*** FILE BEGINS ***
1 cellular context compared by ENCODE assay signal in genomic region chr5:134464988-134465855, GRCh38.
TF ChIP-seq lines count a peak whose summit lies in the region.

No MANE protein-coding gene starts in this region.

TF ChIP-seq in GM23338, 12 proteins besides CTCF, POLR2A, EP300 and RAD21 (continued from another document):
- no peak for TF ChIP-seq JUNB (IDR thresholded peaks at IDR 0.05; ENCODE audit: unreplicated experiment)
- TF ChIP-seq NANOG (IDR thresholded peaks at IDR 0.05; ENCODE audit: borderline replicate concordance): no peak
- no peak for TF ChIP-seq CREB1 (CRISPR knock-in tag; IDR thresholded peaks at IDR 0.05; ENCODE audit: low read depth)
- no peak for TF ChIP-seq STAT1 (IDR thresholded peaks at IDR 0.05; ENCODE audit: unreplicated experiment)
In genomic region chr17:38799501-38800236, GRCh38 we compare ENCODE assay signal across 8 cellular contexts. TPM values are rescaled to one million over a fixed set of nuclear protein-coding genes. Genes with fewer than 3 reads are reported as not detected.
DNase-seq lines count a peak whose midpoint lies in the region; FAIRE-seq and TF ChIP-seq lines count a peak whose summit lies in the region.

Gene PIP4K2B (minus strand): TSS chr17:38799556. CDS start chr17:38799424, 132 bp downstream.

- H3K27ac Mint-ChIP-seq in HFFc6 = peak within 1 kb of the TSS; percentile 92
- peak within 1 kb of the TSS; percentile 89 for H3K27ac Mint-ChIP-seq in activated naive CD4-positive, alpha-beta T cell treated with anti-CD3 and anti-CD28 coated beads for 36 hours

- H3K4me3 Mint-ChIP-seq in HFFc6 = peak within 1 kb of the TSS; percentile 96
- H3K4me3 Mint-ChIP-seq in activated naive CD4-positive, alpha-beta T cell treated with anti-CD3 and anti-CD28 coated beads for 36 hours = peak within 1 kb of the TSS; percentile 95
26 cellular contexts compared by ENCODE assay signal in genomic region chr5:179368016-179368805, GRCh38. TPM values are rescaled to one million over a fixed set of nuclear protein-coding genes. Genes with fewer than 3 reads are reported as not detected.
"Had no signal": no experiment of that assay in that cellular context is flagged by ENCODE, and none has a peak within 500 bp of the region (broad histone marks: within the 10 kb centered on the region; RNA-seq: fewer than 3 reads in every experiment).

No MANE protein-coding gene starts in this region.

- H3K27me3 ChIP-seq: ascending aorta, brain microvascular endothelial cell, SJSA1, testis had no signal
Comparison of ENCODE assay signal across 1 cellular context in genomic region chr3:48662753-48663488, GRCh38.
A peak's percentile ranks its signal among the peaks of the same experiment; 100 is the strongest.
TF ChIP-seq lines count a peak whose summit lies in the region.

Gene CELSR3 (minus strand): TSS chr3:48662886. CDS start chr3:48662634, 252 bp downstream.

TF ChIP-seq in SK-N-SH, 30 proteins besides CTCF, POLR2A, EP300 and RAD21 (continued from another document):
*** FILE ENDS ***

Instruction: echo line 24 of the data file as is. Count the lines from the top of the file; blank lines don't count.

TF ChIP-seq in SK-N-SH, 30 proteins besides CTCF, POLR2A, EP300 and RAD21 (continued from another document):